It's with a heavy heart that I write this post. Yes, I'm being
slightly totally dramatic. If you know me, that won't surprise you. But, in all honesty, I have gotten teary-eyed a few times as I ponder this news, mostly for the memories it brings me.
Yesterday, as I was watching Nightly News with Brian Williams, he ended the show with story that stopped me in my tracks. (I'm being dramatic again. But this is a piece of my childhood we are talking about!) The hosts of NPR radio show Car Talk, brothers Ray and Tom Magliozzi aka Click & Clack, announced that after 35 years on the radio (and over 25 with NPR), September would mark their last new show. Now, NPR will run old episodes during their usual slot, which is why this entire post is over-dramatic, but it got me thinking.
As I've mentioned several times, I was a serious 'Daddy's Girl' growing up. Don't misunderstand, I loved my Mom dearly, but my Dad traveled a lot. When my Dad was home, I'd stick to him like glue, spending every possible second I could with him. That usually included his Saturday errands. On Saturday mornings, he would get up and start his weekly ritual of making homemade pancakes. I can close my eyes and remember how it felt to wake up and smell the griddle. After pancakes, we would dress and Dad would make his list of errands. He would graciously take me along, even though I probably slowed him down. But he was an amazing Dad so, I like to think he enjoyed the time with me just as much as I enjoyed the time with him.
But, I digress.
We'd hop in the car and start on our journey of errands. This usually consisted of the post office, the copy shop, the bank and sometimes the cleaners, the hardware store and/or the liquor store. (Don't judge him for that. There were always tons of kids there with their parents, and the liquor store we went to always had a bucket of bubble gum or dum-dums, so it was a huge treat to get to pick out of the bucket when we left.) And in the midst of the errands, we would listen to NPR - specifically Car Talk. The Magliozzi brother's voices were my first introduction to a Boston accent, which I am in love with to this day. They made my Dad laugh, a sound that I love, and even as a kid, they made me laugh too. I tried to pay attention to the "car stuff" they'd talk about, even when it was often ridiculous but funny advice, but I always looked forward to the end credits the most. Not because the show was over, but because that was the funniest part to me. They'd rattle off the names of everyone who worked on the show - but they would give each person a nickname or a fake name altogether. Things like 'Doug "the subway fugitive, not a slave to fashion, bongo boy frogman" Berman' or 'Haywood Jabuzoff'. (Say that one out loud a few times. You'll get it.)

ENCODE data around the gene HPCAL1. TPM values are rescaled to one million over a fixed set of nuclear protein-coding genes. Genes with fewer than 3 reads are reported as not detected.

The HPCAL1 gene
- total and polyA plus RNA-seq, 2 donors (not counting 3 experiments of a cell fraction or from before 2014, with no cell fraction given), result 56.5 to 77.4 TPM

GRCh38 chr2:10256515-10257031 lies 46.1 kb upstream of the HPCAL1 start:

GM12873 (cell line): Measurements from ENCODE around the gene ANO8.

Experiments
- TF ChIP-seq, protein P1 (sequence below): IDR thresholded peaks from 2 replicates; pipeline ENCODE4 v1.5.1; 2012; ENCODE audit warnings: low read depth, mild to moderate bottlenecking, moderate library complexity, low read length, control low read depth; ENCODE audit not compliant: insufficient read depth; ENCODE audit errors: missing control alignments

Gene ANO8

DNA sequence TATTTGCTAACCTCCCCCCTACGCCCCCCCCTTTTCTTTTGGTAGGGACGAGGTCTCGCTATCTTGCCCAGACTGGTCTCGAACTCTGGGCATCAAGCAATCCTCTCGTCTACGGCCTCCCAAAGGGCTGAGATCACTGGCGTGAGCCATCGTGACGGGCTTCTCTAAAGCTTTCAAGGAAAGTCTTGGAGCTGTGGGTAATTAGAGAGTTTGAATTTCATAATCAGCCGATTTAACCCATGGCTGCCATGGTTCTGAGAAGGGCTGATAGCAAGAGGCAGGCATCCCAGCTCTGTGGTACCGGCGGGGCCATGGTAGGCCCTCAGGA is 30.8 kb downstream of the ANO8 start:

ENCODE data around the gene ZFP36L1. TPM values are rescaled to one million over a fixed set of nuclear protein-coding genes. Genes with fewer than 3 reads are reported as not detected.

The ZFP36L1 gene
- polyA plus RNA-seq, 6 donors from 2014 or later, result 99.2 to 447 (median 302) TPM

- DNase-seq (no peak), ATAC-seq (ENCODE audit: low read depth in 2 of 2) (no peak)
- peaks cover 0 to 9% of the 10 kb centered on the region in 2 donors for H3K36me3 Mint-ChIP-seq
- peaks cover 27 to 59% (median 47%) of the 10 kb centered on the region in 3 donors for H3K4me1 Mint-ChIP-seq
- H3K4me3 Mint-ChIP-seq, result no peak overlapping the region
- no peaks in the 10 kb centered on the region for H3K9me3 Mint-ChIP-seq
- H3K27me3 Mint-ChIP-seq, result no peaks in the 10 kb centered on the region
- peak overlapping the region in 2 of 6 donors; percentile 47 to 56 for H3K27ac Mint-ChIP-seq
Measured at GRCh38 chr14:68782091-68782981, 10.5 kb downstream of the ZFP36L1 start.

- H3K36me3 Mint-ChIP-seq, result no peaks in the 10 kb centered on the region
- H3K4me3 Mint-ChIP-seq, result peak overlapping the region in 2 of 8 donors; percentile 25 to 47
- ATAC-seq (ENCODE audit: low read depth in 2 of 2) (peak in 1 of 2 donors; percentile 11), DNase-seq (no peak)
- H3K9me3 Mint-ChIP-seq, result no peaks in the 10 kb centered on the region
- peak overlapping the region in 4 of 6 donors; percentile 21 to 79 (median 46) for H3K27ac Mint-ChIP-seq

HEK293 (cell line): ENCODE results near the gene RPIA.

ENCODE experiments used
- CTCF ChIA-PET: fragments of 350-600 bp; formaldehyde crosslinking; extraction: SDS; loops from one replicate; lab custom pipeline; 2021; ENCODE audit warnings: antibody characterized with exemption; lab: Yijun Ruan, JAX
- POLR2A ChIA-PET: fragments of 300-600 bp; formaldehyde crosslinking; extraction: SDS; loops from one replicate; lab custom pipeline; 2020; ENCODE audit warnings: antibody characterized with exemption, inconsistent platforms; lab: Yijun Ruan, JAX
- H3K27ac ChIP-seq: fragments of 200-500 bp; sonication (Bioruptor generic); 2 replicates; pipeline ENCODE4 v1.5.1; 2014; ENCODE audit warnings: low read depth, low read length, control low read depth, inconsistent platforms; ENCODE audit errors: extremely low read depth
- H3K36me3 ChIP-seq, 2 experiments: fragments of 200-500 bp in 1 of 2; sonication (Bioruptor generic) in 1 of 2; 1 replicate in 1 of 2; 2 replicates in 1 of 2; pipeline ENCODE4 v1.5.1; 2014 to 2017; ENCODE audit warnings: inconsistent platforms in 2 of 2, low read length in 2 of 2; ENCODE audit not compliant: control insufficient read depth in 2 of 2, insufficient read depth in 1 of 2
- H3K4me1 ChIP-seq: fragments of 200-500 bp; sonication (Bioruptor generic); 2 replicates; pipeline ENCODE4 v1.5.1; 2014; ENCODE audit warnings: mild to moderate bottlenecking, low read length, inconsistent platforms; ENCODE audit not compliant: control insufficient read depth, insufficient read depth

And then, the part that is currently making my hair stand on end as I hear their voices in my head. They'd close the show with the same phrase every time. Ray would say, "Don't drive like my brother," and Tom would reply, "Don't drive like my brother." My Dad and I would say it along with them every time. (He'd take Ray's line and I'd take Tom's.) And while NPR will continue to run old shows long after September, it feels a bit like the end of an era to me. And that era happens to be the bulk of my childhood. So, thank you, Click & Clack, for over 20 years of Saturday mornings. I cannot imagine those years without you.